The sub-genre of hitman comedy is a strange beast. The humour naturally gravitates to the blacker end of the spectrum, thanks to the high mortality rate, and black comedy is possibly the most difficult of genres. When you get it right (Grosse Point Blank, In Bruges) it’s glorious, but more often than not, films with such ambitions misfire (think The Whole Nine Yards).
Wild Target tells the story of Victor Maynard (Bill Nighy), a career contract killer who has followed in the footsteps of his father, much to his mother’s joy. Unfortunately, she is not so impressed at his lack of wife and family, so it seems no matter how many people he kills, he still can’t impress mother dearest. His latest target is conwoman Rose (Emily Blunt), however this contract proves to be a little more complicated than he at first expects.
Wild Target is an odd-couple type movie, as Victor and Rose find themselves having to share accommodation (and transportation) for much of the film. I should really say it’s an odd-threesome movie, however, since Tony (Rupert Grint) is a young layabout who happens to get caught up in all the killing and comes along for the ride. The three characters are disparate enough that their personalities grate in a mildly amusing fashion, yet the film is never downright hilarious.
Despite the fact that Jonathan Lynn has a huge resumé of comedies from the last few decades, Wild Target feels a little… amateurish. The pacing is frustratingly staggered, there are many jokes that simply fall flat on their face, and the whole film is just… a little bit quiet. It’s almost as if it was edited with pauses for laughter in mind, the problem being that this simply creates a void when the requisite laughter isn’t forthcoming.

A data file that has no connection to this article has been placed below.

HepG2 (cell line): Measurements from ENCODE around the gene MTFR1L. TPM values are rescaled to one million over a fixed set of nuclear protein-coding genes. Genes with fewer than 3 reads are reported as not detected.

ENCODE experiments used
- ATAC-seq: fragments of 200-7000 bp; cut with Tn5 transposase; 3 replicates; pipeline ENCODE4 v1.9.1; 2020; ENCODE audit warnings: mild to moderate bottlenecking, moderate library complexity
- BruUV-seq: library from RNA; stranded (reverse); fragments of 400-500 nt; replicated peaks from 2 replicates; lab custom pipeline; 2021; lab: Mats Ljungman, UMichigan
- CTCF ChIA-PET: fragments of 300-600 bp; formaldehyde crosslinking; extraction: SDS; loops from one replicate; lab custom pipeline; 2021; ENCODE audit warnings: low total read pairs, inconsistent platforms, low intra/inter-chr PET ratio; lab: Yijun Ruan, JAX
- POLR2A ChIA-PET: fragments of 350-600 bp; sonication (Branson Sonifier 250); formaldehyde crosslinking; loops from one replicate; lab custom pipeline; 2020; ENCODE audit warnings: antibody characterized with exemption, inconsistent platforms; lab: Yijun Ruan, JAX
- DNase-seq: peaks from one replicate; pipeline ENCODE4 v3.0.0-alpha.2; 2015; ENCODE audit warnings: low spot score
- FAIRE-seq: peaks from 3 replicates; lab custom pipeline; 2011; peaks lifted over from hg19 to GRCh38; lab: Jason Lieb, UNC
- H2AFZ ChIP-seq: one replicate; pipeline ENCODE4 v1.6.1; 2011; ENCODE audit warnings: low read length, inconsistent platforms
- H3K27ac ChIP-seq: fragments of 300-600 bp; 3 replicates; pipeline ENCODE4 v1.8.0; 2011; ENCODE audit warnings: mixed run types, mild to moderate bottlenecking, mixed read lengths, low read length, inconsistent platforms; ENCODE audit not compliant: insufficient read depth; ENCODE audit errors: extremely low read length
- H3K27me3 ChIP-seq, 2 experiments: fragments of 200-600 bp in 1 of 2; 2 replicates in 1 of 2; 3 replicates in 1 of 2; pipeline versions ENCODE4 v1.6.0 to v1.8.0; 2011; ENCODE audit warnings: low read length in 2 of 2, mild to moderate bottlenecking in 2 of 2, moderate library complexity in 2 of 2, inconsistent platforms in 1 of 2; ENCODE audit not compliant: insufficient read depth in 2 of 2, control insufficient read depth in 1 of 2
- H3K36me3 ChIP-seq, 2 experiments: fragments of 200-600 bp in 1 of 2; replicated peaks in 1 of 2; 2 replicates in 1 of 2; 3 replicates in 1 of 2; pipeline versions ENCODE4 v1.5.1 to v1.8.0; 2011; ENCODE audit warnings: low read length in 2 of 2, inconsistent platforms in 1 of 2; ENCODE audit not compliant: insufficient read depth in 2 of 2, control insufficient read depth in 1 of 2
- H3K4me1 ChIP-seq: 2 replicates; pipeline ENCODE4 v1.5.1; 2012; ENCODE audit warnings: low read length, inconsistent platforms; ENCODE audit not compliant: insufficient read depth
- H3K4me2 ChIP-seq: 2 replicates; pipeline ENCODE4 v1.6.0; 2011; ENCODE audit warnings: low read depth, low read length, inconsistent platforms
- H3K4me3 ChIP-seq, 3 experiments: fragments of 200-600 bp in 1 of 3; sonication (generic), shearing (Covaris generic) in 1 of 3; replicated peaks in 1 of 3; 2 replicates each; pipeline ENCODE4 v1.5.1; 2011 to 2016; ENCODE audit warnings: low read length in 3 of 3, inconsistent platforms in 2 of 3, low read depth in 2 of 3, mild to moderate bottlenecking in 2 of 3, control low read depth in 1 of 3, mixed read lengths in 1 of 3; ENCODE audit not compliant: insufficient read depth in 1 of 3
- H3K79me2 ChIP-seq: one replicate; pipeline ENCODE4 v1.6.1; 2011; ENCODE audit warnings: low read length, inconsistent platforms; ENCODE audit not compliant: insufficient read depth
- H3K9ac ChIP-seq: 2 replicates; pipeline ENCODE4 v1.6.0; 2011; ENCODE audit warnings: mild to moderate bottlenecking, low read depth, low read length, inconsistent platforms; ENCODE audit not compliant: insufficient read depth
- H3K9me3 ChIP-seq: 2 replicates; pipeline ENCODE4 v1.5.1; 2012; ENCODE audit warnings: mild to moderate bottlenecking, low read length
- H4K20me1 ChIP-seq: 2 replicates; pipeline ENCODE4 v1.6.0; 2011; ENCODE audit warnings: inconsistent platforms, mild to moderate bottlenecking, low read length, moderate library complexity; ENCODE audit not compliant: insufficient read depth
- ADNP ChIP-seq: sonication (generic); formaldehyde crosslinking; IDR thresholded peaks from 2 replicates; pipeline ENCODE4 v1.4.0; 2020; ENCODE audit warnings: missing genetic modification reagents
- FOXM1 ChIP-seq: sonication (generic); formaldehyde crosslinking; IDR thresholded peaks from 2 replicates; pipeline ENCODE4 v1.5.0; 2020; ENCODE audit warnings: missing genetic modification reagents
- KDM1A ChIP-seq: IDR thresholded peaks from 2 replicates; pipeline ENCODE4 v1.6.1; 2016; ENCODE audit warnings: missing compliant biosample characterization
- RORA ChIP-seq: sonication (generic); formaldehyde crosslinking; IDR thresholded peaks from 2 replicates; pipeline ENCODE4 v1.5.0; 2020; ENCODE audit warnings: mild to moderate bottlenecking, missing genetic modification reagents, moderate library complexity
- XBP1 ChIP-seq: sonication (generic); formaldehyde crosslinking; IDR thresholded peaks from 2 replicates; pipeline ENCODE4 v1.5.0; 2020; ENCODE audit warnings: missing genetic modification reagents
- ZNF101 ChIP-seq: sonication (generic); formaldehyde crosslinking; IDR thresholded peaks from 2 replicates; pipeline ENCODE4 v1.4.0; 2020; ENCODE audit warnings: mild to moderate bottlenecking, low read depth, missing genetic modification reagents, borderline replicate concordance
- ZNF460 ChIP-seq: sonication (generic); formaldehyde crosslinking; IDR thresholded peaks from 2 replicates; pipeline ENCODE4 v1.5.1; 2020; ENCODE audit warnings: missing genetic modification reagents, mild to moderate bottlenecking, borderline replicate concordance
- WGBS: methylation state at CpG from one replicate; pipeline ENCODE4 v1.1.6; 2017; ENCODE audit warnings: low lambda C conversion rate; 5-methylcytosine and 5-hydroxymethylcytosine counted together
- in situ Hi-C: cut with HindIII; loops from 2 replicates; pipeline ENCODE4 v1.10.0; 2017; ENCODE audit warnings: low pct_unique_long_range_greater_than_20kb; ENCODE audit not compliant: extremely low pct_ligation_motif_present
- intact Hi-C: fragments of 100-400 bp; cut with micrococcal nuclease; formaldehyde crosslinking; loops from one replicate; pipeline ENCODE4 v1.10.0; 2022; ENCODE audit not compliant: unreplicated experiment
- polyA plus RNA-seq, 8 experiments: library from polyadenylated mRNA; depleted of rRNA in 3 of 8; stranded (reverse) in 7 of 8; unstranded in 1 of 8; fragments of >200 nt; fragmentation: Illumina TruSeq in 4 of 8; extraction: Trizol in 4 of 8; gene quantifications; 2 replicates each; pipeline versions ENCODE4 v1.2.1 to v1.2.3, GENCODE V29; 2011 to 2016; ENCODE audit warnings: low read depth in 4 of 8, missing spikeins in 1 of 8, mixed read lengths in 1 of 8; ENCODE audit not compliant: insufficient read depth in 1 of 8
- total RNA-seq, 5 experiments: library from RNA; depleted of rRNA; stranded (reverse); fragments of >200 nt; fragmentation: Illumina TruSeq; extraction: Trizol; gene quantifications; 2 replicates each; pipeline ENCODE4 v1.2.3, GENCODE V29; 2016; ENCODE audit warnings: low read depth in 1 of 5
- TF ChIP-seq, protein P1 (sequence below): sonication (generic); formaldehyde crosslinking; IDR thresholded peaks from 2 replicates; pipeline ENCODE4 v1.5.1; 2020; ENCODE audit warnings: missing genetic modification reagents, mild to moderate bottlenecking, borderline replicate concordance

I’ve always had a problem with Bill Nighy. Whilst he’s clearly popular (he seems to pop up in every second film I see), he all too often fails to suspend my disbelief. Half the time it just feels like he’s acting. Here, his uptight and repressed portrayal of Victor does the job, but only just. Blunt is wonderful (as she has been since her breakout in My Summer of Love), though a HUGE part of my problem with this film was having to believe that there would be any sexual tension between the two of them whatsoever. Grint is entertaining enough also, though his character is woefully underwritten. Martin Freeman would have to be the standout in Wild Target, if only because he gets to play a character completely different from his usual lovable loser type. As rival hitman Hector Dixon, his scenes comprise the best of the lot.
Wild Target is a bit shoddy, really. The editing and camerawork is poor, whilst the soundtrack sounds like they never replaced the temp score, which is a pity, because composer Michael Price’s work on TV’s ‘Sherlock’ was top notch. The narrative is woefully unoriginal and at one point complete forgets about a major character. Overall, this is passable entertainment, but you could find better ways of spending your time.Rating: